To read more from Daniel, visit his blog: Sic et Non.
Besides watching a couple of films on the way over from New York City, I read Jens Amberts, Why an Afterlife Obviously Exists: A Thought Experiment and Realer Than Real Near-Death Experiences (John Hunt Publishing, 2022). I don’t know much about Jens Amberts except that he studied and may teach philosophy at Linköping University, in Sweden. His book could, I think, have used an English editor, but it is a fresh take on the subject and I found it stimulating.
Amberts contends that “is beyond astronomically likely and hence empirically certain that an afterlife actually exists” (1). He bases this claim on “a philosophical argument that is based on four non-controversial empirical facts about NDEs” (1).
Here is a crucial part of his position:
There is clearly something about NDEs that both convinces people they are real and makes them distinguishable from experiences generally regarded as unreal. . . . I’ve also heard NDErs say that their experiences were different from psychedelic drug experiences they had had. Actually, their claim often goes even further. Although in our eyes the question is whether NDEs are as real as this world, many NDErs say that what they experienced was more real than this world. . . . What is it about NDEs that makes them seem to be more than dreams and hallucinations and to be even more real than the material world of everyday life? . . . The question strikes me as extremely important. It seems to me that it has the potential to bridge some of that gulf between NDErs and the rest of us. They are overwhelmingly convinced that their experience was real. If we can gain some genuine understanding of why, then perhaps that will help us decide how much we can believe them. (8)
And here’s another fact that he sees as fundamentally important:
Research over the years has shown that there are no medical or psychological predictors of NDEs. . . . What this means is that the sample of the population that reports NDEs is representative of the population as a whole. So if, say, 10% of the population are atheist-materialists, then about 10% of NDErs are, or were, atheist-materialists before their NDEs. Since NDErs as a sample are representative of the population as a whole, to disbelieve one hundred percent of NDErs is to disbelieve one hundred percent of the population. And to think that all NDErs are biased towards a survivalist interpretation, or that they are either untrustworthy, gullible, irrational, or delusional is to think that one hundred percent of the population also has at least one of those flaws. And how rational, reasonable, and realistic is that? (9)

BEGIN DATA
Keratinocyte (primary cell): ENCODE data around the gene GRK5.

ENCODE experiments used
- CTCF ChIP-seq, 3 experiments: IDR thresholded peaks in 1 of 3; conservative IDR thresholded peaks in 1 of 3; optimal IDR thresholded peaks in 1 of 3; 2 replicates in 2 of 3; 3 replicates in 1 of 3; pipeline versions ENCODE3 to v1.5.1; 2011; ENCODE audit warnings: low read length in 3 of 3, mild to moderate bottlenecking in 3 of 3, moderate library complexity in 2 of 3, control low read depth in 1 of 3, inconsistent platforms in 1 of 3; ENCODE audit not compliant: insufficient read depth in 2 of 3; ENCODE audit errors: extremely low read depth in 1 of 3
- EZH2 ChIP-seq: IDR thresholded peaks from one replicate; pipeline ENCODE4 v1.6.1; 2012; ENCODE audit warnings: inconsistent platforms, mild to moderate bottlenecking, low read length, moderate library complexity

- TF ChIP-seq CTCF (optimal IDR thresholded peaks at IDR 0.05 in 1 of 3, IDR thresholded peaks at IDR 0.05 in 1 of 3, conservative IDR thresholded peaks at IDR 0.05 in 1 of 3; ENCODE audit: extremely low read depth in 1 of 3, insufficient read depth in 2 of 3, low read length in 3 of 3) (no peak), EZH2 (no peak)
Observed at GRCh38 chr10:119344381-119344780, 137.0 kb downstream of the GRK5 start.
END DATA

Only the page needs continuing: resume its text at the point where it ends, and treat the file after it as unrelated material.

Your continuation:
Philosopher of science Neal Grossman . . . was extremely serious when he coined the term fundamaterialism “to refer to those who believe that materialism is a necessary truth, not amenable to empirical evidence” and “to characterize a person whose attitude towards materialism is the same as the fundamentalist’s attitude towards his or her religion. For fundamaterialists, materialism does not appear to be an empirical hypothesis about the real world; it appears to be a given, an article of faith, the central tenet of his web of belief, around which everything else must conform.” (13)
In this book it is argued that it is beyond astronomically likely and hence empirically certain that an afterlife exists in light of the following four non-controversial facts about the NDE: 1. The overwhelming majority of people who have an NDE become personally convinced of the reality of survival and an afterlife based on their experience, and the prevalence of this aftereffect is strongly correlated with the depth of the NDE. 2. An NDEr will more often than not say that the reality they encountered while they were going through this experience was a lot more real than this reality we participate in as humans on a daily basis, and the prevalence of this attribute is strongly correlated with the depth of the NDE. 3. More than forty years of scholarly research has shown that no physiological, psychological, nor sociological predictor has yet been identified as either necessary or sufficient to cause or prohibit an NDE or its depth when someone has a survived proximity to death. Therefore, NDEs are equal opportunity experiences and NDErs as a sample are representative of the population as a whole. The percentage of subtle, deep, and profound NDErs who were uncertain about or skeptical of the existence of an afterlife prior to their NDE is therefore roughly the same as the percentage of people who are uncertain about or skeptical of the existence of an afterlife in the population as a whole. Similarly, the percentage of subtle, deep, and profound NDErs who are generally trustworthy, skeptical, rational, and sane is roughly the same as the percentage of people who are generally trustworthy, skeptical, rational, and sane in the population as a whole. 4. Millions of people, probably even tens of millions of people, have had NDEs. (22)